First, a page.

The Super Bowl is the biggest game of the year, both for football and Madison Avenue. A well designed ad means weeks of residual brand resonance for the client, and, hopefully, increased sales or campaign awareness. In the age of social media, a Super Bowl ad going viral with instant reaction is the jackpot. In most cases, come Monday morning companies long to see a tweet or online article like this:
Unless you’re Nationwide Insurance.
One of the most talked about ads during and well after the Super Bowl was Nationwide’s 45-second “Boy” spot, depicting a cute boy describing all of his dreams, achievable or fantastic, only for the audience to find out near the end that the boy was dead all along. He had been killed in what was described as a “preventable accident.” The commercial was designed to promote Nationwide’s “Make Safe Happen” campaign. The reaction was instant and fiercely critical.
As with most things having to do with internet 2.0, responses to the spot quickly trended snarky. Social posts began pouring in almost immediately after the ad aired and continued to mount, even once Malcolm Butler became a regional folk hero. Those who saw it were seemingly trying to counterbalance it and infuse the humor that is typically customary for the Super Bowl – yet noticeably lacking this year.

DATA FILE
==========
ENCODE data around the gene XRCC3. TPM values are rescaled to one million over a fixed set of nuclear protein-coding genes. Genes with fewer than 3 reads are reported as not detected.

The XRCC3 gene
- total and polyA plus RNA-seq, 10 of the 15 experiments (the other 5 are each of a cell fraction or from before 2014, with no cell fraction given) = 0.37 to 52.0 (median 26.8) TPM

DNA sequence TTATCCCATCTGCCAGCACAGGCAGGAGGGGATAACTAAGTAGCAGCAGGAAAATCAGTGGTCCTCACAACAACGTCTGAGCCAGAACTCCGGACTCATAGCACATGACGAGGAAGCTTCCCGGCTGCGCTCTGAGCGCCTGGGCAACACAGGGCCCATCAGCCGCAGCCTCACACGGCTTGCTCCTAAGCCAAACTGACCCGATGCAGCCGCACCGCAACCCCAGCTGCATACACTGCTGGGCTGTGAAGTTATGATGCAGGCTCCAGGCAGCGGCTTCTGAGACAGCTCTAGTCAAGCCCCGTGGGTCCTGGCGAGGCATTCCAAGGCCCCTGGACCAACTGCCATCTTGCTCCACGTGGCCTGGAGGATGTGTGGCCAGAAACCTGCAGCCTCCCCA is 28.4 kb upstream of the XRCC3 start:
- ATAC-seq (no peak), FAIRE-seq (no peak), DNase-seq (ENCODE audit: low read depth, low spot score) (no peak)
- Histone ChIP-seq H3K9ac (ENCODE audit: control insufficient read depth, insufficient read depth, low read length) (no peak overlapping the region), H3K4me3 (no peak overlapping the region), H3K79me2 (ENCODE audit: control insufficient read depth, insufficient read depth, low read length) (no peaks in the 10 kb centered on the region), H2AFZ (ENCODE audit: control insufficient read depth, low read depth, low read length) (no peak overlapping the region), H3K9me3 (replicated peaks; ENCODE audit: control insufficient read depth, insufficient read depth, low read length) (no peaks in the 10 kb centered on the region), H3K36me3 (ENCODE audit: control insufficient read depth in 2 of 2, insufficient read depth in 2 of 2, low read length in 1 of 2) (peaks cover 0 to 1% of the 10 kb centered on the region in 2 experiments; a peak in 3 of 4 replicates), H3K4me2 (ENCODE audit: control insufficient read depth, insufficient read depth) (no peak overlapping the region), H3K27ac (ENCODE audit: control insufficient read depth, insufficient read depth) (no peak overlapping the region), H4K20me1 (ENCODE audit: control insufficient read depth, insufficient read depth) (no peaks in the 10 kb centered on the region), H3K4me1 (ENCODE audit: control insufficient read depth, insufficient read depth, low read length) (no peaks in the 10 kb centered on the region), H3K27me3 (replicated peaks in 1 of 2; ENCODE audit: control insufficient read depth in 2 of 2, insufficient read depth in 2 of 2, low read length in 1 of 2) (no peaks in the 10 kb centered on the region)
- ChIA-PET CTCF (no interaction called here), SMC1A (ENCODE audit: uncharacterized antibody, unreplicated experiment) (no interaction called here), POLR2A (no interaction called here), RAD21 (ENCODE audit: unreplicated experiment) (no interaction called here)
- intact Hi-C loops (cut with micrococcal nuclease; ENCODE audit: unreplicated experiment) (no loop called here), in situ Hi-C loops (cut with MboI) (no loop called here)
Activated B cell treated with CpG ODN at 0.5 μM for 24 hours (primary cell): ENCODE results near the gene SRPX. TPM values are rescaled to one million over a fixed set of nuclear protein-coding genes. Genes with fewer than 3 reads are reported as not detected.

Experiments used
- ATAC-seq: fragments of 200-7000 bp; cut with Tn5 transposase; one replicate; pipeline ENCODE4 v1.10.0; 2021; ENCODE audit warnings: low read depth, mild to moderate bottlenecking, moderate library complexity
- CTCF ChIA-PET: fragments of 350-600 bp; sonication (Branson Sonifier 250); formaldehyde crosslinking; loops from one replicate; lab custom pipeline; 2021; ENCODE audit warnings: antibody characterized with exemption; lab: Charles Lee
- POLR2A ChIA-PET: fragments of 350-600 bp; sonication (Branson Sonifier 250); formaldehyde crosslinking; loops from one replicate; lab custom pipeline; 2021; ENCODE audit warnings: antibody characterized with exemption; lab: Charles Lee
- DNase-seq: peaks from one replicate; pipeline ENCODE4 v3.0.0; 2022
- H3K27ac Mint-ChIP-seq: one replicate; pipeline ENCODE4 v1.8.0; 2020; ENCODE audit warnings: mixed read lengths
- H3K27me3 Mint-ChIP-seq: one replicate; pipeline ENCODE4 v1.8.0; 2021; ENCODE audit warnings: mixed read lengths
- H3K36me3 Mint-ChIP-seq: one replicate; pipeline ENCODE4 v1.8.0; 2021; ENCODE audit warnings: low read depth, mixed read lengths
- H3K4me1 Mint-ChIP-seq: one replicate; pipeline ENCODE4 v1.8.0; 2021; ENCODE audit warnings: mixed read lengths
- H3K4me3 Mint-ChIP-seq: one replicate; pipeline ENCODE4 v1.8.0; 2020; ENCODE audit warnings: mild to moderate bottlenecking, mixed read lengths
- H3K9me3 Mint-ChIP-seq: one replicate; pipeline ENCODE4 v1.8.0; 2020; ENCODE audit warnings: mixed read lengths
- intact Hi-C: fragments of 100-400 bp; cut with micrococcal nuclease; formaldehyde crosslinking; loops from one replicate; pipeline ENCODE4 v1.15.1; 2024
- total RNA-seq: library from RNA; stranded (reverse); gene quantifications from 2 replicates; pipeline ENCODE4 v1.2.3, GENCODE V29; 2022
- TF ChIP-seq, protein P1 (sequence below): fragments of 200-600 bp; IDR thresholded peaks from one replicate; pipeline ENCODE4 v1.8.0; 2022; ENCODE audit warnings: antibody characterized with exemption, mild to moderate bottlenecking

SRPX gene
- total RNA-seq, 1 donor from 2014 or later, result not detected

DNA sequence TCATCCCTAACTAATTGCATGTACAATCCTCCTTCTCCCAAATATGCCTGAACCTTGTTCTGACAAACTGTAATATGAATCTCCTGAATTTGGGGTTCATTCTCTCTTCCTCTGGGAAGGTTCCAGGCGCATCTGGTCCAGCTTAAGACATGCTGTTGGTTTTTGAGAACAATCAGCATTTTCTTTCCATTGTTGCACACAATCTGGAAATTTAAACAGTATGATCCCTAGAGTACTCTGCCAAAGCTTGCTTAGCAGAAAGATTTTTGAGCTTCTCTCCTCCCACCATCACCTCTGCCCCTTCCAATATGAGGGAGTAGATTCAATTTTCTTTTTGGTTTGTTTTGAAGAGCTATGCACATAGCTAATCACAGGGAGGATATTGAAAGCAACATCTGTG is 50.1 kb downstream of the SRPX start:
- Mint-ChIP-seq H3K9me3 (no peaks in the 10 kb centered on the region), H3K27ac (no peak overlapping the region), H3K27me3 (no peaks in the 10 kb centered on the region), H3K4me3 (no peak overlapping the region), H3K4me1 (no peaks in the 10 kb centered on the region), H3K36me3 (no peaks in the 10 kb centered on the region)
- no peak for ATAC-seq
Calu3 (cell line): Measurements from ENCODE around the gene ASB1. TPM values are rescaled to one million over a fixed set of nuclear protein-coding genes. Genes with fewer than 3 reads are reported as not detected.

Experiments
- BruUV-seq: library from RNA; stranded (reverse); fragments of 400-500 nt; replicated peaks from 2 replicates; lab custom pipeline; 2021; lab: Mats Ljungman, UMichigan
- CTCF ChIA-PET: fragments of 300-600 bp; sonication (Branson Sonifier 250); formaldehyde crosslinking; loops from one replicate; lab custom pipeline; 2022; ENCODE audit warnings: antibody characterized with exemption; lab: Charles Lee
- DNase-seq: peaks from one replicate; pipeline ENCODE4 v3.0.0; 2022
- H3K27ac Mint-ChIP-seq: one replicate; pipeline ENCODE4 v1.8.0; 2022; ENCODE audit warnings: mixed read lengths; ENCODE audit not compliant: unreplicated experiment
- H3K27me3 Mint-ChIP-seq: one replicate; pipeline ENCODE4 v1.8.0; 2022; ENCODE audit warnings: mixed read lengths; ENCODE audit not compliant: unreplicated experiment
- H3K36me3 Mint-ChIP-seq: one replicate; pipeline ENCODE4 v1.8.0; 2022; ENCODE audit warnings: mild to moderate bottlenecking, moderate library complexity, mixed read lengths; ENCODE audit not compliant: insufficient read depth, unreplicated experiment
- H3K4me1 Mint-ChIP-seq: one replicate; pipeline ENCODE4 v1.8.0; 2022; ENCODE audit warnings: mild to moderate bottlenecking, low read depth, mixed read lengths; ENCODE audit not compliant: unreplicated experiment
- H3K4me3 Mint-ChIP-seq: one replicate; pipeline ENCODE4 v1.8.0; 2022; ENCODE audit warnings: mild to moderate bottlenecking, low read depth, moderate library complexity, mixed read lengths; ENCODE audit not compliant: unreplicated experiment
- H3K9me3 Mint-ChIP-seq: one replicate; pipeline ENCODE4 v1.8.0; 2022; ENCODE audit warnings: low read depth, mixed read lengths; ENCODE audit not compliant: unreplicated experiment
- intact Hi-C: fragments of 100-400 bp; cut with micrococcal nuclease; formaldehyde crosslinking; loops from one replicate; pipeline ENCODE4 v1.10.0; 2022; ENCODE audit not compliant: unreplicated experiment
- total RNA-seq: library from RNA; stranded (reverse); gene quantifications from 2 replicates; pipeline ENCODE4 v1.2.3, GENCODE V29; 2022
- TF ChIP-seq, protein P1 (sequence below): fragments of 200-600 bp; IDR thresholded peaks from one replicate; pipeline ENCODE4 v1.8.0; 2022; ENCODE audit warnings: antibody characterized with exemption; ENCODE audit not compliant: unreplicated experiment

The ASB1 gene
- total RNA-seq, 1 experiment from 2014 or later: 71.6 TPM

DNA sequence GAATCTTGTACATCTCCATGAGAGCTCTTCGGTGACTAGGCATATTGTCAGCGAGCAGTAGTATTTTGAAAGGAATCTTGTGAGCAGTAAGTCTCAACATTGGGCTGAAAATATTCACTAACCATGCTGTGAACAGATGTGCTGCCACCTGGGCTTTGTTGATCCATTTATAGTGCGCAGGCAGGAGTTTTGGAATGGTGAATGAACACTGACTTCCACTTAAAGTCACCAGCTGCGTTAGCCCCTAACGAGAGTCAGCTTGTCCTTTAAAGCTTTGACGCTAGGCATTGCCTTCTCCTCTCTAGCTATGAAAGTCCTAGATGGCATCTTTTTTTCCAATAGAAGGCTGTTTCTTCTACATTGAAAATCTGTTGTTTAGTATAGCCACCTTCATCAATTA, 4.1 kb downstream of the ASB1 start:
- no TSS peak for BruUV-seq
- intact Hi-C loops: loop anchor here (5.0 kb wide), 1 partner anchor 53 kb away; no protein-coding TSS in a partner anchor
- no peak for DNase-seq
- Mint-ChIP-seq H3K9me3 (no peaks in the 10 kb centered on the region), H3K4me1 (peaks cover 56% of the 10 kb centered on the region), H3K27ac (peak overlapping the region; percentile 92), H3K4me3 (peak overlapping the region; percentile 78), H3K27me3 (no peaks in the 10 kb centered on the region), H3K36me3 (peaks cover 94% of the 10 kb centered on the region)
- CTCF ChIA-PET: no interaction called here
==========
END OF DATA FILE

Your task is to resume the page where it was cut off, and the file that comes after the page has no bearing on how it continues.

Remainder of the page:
When asked by the Wall Street Journal if Nationwide expected the reaction it received, Matt Jauchius, Nationwide’s chief marketing officer, said “We absolutely knew there was going to be a reaction where you had strong feelings both ways. The initial negative reaction from the social space was a little stronger than we anticipated, but we absolutely anticipated that we would cause a conversation.”
They were so aware of what was about to happen WSJ reported Nationwide set up a command center to monitor the social media conversation.
Amobee Brand Intelligence reported 238,000 social media posts related to the Nationwide “Boy” spot and labeled 64 percent of them negative.
The comments continued well into Monday. So much so that the mainstream media picked up the story and ran with it.
Based on the intense response, Nationwide released a statement shortly after the game ended attempting to clarify its goals for the spot.
“Preventable injuries around the home are the leading cause of childhood deaths in America. Most people don’t know that. Nationwide ran an ad during the Super Bowl that started a fierce conversation. The sole purpose of this message was to start a conversation, not sell insurance. We want to build awareness of an issue that is near and dear to all of us- the safety and well being of our children. We knew the ad would spur a variety of reactions. In fact, thousands of people visited makesafehappen.com, a new website to help educate parents and caregivers with information and resources in an effort to make their homes safer and avoid a potential injury or death. Nationwide has been working with experts for more than 60 years to make homes safer. While some did not care for the ad, we hope it served to begin a dialogue to make safe happen for children everywhere.”